You also get more benefits from a low intensity workout that you do frequently than a high-performance fitness session done once a week or close to never.
A brisk walk in the park three or four times a week is better than one brutal gym-trip every other week.
Train little but often, especially as you get older.
#6 Stay hydrated
If you decide to start working out more, make sure you stay hydrated.
How much water you need will depend on how much you sweat during workouts, and how much fluid you consume through your diet.
As a rule of thumb to keep joints healthy, mood alert, organs functioning and your brain sharp, you should drink at least one to two litres of water a day.
If you work out on hot days or your routine is particularly intense, you may want to consider taking some hydrolytes to replenish the minerals and salts you would have lost through sweating.
#7 Nutrition is just as important as exercise
Make sure you eat well enough to give the body the fuel it needs to keep you active and moving.
Although working out has several undeniable health benefits, you are less likely to see those results if you are not paying attention to how you fuel your body.
Where you can, try to avoid refined sugars such as, cakes, biscuits, white bread, white rice and white pasta, as they elevate sugar levels, cause blood sugar-lows and enhance tiredness.
stay mindful of what you eat and drink but remember to enjoy life
Opt instead for wholegrain varieties such as brown rice, wholegrain pasta, oats, fruits, vegetables.
The key message is, stay mindful of what you eat and drink but remember to enjoy life and do not deny yourself a treat now and then.
Have some wine, a beer or chocolate but remember that they are treats – it would hurt to undo all the hard work if you make these treats a daily occurrence.
#8 Pay close attention to your protein intake
When you train, you cause micro-tears in your muscles. For your body to repair these micro tears and lead to muscle growth, it requires protein.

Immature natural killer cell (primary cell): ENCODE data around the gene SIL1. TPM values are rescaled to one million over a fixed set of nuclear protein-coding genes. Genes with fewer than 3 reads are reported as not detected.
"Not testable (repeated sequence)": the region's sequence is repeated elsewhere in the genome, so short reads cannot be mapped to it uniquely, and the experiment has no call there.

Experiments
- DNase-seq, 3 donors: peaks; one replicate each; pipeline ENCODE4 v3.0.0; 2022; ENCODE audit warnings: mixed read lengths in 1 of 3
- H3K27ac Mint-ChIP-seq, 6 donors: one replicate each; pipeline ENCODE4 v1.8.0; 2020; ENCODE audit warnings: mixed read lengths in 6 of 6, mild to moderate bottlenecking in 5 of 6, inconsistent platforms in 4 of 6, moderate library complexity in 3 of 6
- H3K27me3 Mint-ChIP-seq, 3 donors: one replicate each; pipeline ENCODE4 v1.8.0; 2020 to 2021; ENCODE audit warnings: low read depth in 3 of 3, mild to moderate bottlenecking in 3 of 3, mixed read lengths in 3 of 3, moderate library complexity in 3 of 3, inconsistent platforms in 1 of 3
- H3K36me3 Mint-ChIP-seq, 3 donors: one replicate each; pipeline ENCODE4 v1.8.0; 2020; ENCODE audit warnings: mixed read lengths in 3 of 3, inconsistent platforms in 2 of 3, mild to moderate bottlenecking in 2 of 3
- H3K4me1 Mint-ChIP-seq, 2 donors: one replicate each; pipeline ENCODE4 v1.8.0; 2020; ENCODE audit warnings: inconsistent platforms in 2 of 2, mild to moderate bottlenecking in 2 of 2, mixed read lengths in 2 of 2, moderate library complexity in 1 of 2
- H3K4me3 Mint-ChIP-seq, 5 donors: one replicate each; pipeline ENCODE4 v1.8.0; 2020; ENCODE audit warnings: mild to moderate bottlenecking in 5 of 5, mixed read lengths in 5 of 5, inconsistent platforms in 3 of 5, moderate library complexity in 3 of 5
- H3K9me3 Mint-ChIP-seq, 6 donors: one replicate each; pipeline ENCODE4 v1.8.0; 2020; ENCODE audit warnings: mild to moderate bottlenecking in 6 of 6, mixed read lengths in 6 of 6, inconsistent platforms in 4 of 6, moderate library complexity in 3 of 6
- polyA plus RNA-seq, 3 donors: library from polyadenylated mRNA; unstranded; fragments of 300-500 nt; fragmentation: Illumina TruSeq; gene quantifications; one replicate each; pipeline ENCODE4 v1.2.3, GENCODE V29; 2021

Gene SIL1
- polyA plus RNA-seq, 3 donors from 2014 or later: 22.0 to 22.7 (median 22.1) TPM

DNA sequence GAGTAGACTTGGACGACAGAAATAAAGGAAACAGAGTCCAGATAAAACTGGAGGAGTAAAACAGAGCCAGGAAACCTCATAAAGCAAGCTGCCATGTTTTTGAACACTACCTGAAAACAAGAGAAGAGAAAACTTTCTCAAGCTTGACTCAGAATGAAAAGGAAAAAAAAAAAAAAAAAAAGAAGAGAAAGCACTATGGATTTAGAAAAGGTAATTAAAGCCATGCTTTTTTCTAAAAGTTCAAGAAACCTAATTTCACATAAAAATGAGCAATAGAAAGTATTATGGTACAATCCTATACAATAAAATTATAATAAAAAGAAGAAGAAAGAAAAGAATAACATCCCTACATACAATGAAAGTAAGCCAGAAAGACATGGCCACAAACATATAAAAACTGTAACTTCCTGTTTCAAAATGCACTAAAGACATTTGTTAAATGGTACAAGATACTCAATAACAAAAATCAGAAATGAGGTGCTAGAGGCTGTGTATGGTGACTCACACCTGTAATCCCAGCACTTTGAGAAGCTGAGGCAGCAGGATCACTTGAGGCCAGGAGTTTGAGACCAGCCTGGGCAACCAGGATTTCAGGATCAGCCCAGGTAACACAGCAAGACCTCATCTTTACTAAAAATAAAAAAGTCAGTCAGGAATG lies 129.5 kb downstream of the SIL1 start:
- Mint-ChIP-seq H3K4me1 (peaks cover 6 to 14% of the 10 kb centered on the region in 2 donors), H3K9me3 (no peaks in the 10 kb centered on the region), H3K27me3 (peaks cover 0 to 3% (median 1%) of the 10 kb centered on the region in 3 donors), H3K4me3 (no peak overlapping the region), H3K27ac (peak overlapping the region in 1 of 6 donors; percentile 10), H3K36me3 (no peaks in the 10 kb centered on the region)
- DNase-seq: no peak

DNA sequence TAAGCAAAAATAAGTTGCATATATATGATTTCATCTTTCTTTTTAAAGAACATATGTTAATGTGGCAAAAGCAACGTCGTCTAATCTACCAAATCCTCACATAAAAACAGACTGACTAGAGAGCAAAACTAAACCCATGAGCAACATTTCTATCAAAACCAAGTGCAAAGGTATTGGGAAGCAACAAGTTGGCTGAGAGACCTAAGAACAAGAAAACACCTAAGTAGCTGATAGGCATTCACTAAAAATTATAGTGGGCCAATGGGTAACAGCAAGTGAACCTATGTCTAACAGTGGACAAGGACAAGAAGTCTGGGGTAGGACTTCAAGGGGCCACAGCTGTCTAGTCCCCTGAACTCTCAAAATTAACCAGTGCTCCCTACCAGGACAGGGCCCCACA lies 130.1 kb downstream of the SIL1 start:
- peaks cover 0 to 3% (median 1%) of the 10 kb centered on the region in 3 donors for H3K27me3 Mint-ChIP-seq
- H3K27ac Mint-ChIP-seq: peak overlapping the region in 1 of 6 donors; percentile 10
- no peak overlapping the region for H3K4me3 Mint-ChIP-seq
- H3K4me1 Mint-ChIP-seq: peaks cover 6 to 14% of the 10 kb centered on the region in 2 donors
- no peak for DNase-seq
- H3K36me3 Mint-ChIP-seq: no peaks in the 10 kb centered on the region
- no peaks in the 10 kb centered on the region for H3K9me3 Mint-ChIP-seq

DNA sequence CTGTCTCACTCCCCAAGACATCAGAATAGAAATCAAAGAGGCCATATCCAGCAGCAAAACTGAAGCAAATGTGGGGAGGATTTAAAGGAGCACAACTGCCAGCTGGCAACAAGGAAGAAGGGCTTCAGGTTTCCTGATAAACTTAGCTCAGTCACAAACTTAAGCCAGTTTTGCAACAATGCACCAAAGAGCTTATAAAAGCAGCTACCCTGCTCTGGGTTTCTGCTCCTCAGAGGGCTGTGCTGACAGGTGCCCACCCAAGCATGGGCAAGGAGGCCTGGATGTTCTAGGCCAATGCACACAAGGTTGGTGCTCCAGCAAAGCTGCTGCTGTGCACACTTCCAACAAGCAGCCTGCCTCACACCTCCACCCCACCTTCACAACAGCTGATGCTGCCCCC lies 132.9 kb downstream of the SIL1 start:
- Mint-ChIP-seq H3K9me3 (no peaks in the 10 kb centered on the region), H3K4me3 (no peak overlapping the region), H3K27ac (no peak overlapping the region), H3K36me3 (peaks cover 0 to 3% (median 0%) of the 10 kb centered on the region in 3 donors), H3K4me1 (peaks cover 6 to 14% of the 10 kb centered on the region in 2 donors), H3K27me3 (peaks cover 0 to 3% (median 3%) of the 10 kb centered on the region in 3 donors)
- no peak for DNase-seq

Protein requirements should increase to 1.2 to 2g of protein per kg of body weight as you get older.
So, make sure you eat protein with every meal so that the body can recover and grow your muscles.
Where you can, include protein sources such as eggs, chicken, cheese, Greek yoghurt, fish, quinoa, almonds and peanut butter.
Adding protein to anything you eat lowers its glycaemic index of the carbohydrates. This means you can avoid the sugar highs and lows, you will feel fuller for longer, be fuelled for your workouts and lessen your sweet cravings.
#9 Workout variety is key
In order to keep your body healthy, your workouts need to include a mix of cardio, flexibility, balance, strength and power training.
You want to be flexible and fit enough to tie your shoes, turn around quickly, pick up something from the top-shelf and be strong and coordinated enough to balance your body to prevent you from falling over in later life.
Here is a workout regime I suggest for those looking to improve their fitness at 50:
Your main muscle groups are: back, chest, arms, abdominals, shoulders, and legs.
Make sure you squat, pull, push, and load-carry (carrying heavy shopping) for example. These movements will allow you to stay mobile through your senior years.
Try working your way up to a 30 minute weight training session (working your main muscle groups) and do those three to five times a week.
Although strength training is important, so is power training.
If you do not know the difference, let me elaborate: strength is your ability to lift something heavy, whereas power is the ability to lift something equally heavy but quickly.
Build power training into your weight training workouts twice weekly.
To do this, use lighter weights for your exercises and complete three sets of six reps, taking two seconds to lower the weight and no more than one second to accelerate it upwards.
Try and hold the muscle tension for up to two seconds to avoid working just with momentum.
Your routine should also include moderate aerobic activities for 30 mins daily (maybe even walk to the gym or to work).
Balance and core training:
Attend yoga or Pilates for two days a week minimum.
Oh and don’t forget, rest days are just as important for your body as workouts!
#10 Trust in yourself and your body
If you are older, you might feel uneasy going to the gym. You might think that the younger athletes do not want you on their team, in their workout space or in their sport club.
The notion that older people are fragile and brittle and have no business exercising is ridiculous.
I think some age related fitness difficulties can often be psychological. If you think you can’t do it chances are you won’t, but if you believe you can then you most definitely will.
some age related fitness difficulties can often be psychological
Go out there and life your own life. Do not worry if someone judges you or stares at you because most will not. If that did not convince you, then look up fitness classes or sports teams with like-aged and like-minded people.
The last mental blockade you may experience as an older athlete is a miss-trust in your own abilities and body.
We already know that as you age the body is more susceptible to injury, not moving or exercising is far more harmful to you than age-appropriate fitness routines.